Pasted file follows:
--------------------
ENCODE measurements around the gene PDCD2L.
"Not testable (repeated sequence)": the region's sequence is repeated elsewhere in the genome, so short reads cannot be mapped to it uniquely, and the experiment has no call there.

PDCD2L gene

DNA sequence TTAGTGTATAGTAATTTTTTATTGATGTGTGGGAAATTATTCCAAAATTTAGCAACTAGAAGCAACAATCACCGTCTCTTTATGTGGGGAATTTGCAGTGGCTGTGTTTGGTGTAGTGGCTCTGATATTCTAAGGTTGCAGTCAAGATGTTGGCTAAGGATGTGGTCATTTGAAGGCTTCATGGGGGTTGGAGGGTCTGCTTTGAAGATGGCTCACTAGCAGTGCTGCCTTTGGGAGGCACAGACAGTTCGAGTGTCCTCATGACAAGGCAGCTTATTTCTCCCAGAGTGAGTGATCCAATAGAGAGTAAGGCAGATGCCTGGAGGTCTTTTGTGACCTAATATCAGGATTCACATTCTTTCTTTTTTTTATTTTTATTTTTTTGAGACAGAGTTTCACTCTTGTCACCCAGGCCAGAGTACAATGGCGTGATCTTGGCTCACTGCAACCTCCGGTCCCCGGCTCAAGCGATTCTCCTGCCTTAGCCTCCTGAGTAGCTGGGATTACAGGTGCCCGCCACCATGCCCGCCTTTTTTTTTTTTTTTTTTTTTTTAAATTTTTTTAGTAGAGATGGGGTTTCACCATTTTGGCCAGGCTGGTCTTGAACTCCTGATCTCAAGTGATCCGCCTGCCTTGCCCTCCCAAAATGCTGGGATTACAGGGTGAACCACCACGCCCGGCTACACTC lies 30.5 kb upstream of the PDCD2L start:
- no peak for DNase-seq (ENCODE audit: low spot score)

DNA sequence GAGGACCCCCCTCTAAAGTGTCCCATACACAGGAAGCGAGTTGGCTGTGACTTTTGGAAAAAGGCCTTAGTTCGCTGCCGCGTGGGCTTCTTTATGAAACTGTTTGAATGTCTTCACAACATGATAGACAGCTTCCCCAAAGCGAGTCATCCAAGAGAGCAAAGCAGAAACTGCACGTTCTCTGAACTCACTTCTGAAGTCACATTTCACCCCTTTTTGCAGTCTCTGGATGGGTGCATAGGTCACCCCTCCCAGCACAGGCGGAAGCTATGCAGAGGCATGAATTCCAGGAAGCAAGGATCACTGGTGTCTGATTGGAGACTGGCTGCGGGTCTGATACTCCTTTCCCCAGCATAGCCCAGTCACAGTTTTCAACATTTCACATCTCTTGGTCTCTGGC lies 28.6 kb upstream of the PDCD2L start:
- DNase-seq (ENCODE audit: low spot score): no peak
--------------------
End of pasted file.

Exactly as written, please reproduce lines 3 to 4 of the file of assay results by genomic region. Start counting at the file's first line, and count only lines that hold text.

PDCD2L gene

DNA sequence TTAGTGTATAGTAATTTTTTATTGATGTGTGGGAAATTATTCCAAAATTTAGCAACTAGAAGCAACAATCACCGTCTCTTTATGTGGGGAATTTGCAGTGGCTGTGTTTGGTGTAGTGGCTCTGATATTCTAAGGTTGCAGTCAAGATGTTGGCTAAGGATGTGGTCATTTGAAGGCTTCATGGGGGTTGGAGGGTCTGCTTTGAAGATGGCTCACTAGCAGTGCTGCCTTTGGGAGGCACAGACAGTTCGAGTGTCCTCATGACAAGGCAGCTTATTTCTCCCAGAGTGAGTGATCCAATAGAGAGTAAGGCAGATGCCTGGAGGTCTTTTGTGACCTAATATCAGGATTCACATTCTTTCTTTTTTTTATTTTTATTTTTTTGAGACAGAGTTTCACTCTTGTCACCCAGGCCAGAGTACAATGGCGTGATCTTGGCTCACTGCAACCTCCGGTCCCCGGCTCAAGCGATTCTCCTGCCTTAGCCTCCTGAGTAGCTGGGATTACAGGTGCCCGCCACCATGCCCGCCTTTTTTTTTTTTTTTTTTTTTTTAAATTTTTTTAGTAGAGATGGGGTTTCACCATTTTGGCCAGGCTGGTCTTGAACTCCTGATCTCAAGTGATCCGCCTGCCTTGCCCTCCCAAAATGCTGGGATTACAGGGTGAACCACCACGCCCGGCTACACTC lies 30.5 kb upstream of the PDCD2L start: